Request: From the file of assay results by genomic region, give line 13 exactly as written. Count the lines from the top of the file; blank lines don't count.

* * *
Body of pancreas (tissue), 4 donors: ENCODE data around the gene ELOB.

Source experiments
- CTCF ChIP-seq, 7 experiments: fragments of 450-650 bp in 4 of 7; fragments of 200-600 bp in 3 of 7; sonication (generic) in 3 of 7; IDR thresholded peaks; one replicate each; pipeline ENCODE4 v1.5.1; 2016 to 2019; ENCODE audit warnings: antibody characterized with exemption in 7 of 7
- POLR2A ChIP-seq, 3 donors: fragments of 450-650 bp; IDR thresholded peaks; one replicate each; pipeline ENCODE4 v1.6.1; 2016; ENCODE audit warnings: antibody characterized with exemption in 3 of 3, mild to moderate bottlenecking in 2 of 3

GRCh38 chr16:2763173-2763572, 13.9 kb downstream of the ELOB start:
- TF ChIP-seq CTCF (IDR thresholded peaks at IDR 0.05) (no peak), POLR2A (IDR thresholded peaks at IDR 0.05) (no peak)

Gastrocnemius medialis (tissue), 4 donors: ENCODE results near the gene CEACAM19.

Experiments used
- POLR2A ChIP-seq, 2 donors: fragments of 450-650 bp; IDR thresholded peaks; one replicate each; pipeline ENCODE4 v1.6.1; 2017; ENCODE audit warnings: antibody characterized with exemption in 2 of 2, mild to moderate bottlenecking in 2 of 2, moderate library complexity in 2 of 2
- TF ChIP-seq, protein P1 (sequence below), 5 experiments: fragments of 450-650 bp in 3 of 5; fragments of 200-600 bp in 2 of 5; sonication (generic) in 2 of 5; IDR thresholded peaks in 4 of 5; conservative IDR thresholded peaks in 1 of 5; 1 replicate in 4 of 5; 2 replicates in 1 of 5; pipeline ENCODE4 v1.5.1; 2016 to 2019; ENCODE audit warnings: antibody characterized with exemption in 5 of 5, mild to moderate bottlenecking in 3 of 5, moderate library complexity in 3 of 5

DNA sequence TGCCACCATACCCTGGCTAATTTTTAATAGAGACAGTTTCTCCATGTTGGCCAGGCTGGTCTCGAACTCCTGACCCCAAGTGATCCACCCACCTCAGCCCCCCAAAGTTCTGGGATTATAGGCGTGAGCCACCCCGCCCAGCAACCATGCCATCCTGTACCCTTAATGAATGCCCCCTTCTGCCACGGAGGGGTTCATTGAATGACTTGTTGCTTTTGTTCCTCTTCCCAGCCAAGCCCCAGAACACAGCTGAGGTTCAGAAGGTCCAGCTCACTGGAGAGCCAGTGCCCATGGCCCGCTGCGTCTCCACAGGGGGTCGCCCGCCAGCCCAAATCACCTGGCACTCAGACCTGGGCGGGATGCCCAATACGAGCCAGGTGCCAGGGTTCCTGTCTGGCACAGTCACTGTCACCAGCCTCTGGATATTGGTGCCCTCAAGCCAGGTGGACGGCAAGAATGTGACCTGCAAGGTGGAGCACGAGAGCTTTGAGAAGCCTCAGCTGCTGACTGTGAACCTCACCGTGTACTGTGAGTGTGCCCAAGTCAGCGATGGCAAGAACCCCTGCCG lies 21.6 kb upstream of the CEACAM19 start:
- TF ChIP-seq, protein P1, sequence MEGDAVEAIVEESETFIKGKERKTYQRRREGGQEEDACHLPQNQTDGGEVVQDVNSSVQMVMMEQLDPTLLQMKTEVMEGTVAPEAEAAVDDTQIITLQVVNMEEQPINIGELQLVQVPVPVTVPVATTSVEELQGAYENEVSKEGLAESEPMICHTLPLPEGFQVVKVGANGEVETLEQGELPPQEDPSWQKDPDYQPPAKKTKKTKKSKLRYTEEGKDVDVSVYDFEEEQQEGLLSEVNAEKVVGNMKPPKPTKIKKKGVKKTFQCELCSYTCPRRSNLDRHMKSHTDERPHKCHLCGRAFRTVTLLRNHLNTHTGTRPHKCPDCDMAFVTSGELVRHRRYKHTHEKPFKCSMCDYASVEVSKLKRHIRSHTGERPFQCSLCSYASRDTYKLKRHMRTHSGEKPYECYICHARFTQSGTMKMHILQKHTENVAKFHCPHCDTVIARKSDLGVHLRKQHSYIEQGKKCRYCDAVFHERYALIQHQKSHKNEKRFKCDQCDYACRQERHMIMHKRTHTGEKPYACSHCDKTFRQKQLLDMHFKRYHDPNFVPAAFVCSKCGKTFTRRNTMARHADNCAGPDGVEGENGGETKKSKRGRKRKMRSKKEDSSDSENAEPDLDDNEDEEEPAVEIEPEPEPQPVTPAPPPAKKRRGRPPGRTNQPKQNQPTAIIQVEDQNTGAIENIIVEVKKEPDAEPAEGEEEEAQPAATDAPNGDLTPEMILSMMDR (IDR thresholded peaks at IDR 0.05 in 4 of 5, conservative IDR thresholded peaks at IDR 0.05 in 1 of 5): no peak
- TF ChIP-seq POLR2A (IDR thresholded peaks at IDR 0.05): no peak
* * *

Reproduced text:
- TF ChIP-seq POLR2A (IDR thresholded peaks at IDR 0.05): no peak